Slow solar wind connection science during Solar Orbiter’s first close perihelion passage

Stephanie L. Yardley*, Christopher J. Owen, David M. Long, Deborah Baker, David H. Brooks, Vanessa Polito, Lucie M. Green, Sarah Matthews, Mathew Owens, Mike Lockwood, David Stansby, Alexander W. James, Gherardo Valori, Alessandra Giunta, Miho Janvier, Nawin Ngampoopun, Teodora Mihailescu, Andy S. H. To, Lidia van Driel-Gesztelyi, Pascal DémoulinRaffaella D’Amicis, Ryan J. French, Gabriel H. H. Suen, Alexis P. Rouillard, Rui F. Pinto, Victor Réville, Christopher J. Watson, Andrew P. Walsh, Anik De Groof, David R. Williams, Ioannis Zouganelis, Daniel Müller, David Berghmans, Frédéric Auchère, Louise Harra, Udo Schuehle, Krysztof Barczynski, Éric Buchlin, Regina Aznar Cuadrado, Emil Kraaikamp, Sudip Mandal, Susanna Parenti, Hardi Peter, Luciano Rodriguez, Conrad Schwanitz, Phil Smith, Luca Teriaca, Cis Verbeeck, Andrei N. Zhukov, Bart De Pontieu, Tim Horbury, Sami K. Solanki, Jose Carlos del Toro Iniesta, Joachim Woch, Achim Gandorfer, Johann Hirzberger, David Orozco Súarez, Thierry Appourchaux, Daniele Calchetti, Jonas Sinjan, Fatima Kahil, Kinga Albert, Reiner Volkmer, Mats Carlsson, Andrzej Fludra, Don Hassler, Martin Caldwell, Terje Fredvik, Tim Grundy, Steve Guest, Margit Haberreiter, Sarah Leeks, Gabriel Pelouze, Joseph Plowman, Werner Schmutz, Sunil Sidher, William T. Thompson, Philippe Louarn, Andrei Federov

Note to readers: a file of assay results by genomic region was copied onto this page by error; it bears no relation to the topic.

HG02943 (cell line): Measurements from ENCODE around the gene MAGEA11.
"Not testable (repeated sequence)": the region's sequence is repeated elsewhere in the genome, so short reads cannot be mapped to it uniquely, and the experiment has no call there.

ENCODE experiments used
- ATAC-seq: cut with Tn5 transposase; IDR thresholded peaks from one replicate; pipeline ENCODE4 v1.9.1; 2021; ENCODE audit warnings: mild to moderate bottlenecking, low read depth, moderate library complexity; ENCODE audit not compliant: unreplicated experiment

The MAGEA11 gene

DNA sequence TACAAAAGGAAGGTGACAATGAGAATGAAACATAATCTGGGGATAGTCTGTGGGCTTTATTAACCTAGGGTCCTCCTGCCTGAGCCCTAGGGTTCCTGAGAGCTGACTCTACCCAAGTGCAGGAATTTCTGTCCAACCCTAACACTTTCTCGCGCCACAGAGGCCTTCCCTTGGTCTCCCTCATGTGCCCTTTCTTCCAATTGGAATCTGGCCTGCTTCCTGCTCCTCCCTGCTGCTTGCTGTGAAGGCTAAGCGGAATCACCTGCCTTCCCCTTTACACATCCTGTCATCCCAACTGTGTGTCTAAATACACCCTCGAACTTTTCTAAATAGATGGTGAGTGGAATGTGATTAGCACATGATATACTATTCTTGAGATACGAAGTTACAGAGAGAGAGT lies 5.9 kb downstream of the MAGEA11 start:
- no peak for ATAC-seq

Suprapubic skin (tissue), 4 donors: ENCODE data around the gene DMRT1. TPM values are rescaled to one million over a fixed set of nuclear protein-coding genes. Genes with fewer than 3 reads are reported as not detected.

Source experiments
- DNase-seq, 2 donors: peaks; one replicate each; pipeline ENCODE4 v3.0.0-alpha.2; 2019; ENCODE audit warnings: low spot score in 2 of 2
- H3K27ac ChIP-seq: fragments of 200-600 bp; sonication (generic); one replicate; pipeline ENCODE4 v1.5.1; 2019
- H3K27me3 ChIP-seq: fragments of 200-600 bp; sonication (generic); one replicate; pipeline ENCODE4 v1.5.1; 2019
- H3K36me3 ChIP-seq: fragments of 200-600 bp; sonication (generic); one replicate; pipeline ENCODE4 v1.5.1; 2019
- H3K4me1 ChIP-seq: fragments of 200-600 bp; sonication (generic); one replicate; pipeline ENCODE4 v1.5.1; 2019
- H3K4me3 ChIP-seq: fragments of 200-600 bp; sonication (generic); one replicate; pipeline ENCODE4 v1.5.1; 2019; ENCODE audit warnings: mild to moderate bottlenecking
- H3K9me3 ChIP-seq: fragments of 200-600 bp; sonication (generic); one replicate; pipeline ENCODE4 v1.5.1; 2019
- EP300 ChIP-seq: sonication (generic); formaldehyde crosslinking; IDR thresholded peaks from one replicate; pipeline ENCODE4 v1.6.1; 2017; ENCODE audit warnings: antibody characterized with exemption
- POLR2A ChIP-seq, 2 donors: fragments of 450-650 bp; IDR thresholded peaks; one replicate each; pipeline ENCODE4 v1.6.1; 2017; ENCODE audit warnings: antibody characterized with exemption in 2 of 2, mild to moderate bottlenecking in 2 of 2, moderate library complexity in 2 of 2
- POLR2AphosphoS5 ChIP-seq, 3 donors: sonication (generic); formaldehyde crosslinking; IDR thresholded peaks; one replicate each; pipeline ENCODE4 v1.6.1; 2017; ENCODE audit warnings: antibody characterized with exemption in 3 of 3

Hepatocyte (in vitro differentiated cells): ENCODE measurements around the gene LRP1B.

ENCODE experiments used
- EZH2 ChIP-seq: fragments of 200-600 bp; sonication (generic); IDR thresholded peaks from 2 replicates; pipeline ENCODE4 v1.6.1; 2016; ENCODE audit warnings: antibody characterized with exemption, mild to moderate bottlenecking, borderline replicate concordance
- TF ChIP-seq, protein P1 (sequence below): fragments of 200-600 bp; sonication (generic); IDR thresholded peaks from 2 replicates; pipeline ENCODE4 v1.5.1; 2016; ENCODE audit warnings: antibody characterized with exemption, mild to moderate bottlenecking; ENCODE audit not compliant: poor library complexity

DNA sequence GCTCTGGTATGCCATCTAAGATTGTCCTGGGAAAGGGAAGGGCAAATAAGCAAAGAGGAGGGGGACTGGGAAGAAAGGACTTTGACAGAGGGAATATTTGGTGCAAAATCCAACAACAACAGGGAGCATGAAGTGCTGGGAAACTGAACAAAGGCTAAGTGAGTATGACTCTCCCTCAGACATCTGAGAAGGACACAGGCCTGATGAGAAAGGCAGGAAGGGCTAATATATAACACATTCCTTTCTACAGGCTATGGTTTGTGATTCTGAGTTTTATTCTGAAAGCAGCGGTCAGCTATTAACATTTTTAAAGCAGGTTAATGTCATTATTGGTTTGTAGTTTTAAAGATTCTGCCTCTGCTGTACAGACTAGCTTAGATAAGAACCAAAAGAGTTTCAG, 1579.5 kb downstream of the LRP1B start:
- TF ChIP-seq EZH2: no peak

*Corresponding author for this work

Research output: Contribution to journalArticlepeer-review

3 Citations (Scopus)
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Abstract

The Slow Solar Wind Connection Solar Orbiter Observing Plan (Slow Wind SOOP) was developed to utilize the extensive suite of remote-sensing and in situ instruments on board the ESA/NASA Solar Orbiter mission to answer significant outstanding questions regarding the origin and formation of the slow solar wind. The Slow Wind SOOP was designed to link remote-sensing and in situ measurements of slow wind originating at open–closed magnetic field boundaries. The SOOP ran just prior to Solar Orbiter’s first close perihelion passage during two remote-sensing windows (RSW1 and RSW2) between 2022 March 3–6 and 2022 March 17–22, while Solar Orbiter was at respective heliocentric distances of 0.55–0.51 and 0.38–0.34 au from the Sun. Coordinated observation campaigns were also conducted by Hinode and IRIS. The magnetic connectivity tool was used, along with low-latency in situ data and full-disk remote-sensing observations, to guide the target pointing of Solar Orbiter. Solar Orbiter targeted an active region complex during RSW1, the boundary of a coronal hole, and the periphery of a decayed active region during RSW2. Postobservation analysis using the magnetic connectivity tool, along with in situ measurements from MAG and SWA/PAS, showed that slow solar wind originating from two out of three of the target regions arrived at the spacecraft with velocities between ∼210 and 600 km s−1. The Slow Wind SOOP, despite presenting many challenges, was very successful, providing a blueprint for planning future observation campaigns that rely on the magnetic connectivity of Solar Orbiter.
Original languageEnglish
Article number11
JournalAstrophysical Journal Supplement
Volume267
Issue number1
DOIs
Publication statusPublished - 01 Jul 2023

Keywords

  • Solar physics
  • Solar active regions
  • Slow solar wind
  • Solar wind

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